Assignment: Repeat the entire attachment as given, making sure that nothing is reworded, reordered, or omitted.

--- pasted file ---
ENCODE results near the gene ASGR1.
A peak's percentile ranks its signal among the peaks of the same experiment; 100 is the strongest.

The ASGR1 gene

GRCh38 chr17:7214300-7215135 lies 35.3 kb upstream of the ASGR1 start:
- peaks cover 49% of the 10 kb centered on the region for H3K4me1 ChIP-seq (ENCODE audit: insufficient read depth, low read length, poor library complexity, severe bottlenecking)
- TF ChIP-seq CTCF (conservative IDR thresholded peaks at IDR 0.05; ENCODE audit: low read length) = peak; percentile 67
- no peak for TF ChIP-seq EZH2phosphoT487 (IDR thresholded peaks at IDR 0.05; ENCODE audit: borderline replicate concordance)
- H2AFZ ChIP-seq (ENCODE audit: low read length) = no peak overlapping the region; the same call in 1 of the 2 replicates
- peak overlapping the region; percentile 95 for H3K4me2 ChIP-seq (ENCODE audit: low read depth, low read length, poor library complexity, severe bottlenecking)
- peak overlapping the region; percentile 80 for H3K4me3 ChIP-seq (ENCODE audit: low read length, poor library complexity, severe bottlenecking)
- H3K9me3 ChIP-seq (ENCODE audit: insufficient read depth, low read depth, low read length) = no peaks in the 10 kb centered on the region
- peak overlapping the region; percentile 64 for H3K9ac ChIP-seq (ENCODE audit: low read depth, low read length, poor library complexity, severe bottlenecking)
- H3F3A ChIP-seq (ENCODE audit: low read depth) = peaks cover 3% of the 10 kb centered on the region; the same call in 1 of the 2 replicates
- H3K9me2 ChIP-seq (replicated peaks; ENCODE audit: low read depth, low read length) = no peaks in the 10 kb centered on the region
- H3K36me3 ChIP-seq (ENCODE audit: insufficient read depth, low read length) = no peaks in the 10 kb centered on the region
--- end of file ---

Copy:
ENCODE results near the gene ASGR1.
A peak's percentile ranks its signal among the peaks of the same experiment; 100 is the strongest.

The ASGR1 gene

GRCh38 chr17:7214300-7215135 lies 35.3 kb upstream of the ASGR1 start:
- peaks cover 49% of the 10 kb centered on the region for H3K4me1 ChIP-seq (ENCODE audit: insufficient read depth, low read length, poor library complexity, severe bottlenecking)
- TF ChIP-seq CTCF (conservative IDR thresholded peaks at IDR 0.05; ENCODE audit: low read length) = peak; percentile 67
- no peak for TF ChIP-seq EZH2phosphoT487 (IDR thresholded peaks at IDR 0.05; ENCODE audit: borderline replicate concordance)
- H2AFZ ChIP-seq (ENCODE audit: low read length) = no peak overlapping the region; the same call in 1 of the 2 replicates
- peak overlapping the region; percentile 95 for H3K4me2 ChIP-seq (ENCODE audit: low read depth, low read length, poor library complexity, severe bottlenecking)
- peak overlapping the region; percentile 80 for H3K4me3 ChIP-seq (ENCODE audit: low read length, poor library complexity, severe bottlenecking)
- H3K9me3 ChIP-seq (ENCODE audit: insufficient read depth, low read depth, low read length) = no peaks in the 10 kb centered on the region
- peak overlapping the region; percentile 64 for H3K9ac ChIP-seq (ENCODE audit: low read depth, low read length, poor library complexity, severe bottlenecking)
- H3F3A ChIP-seq (ENCODE audit: low read depth) = peaks cover 3% of the 10 kb centered on the region; the same call in 1 of the 2 replicates
- H3K9me2 ChIP-seq (replicated peaks; ENCODE audit: low read depth, low read length) = no peaks in the 10 kb centered on the region
- H3K36me3 ChIP-seq (ENCODE audit: insufficient read depth, low read length) = no peaks in the 10 kb centered on the region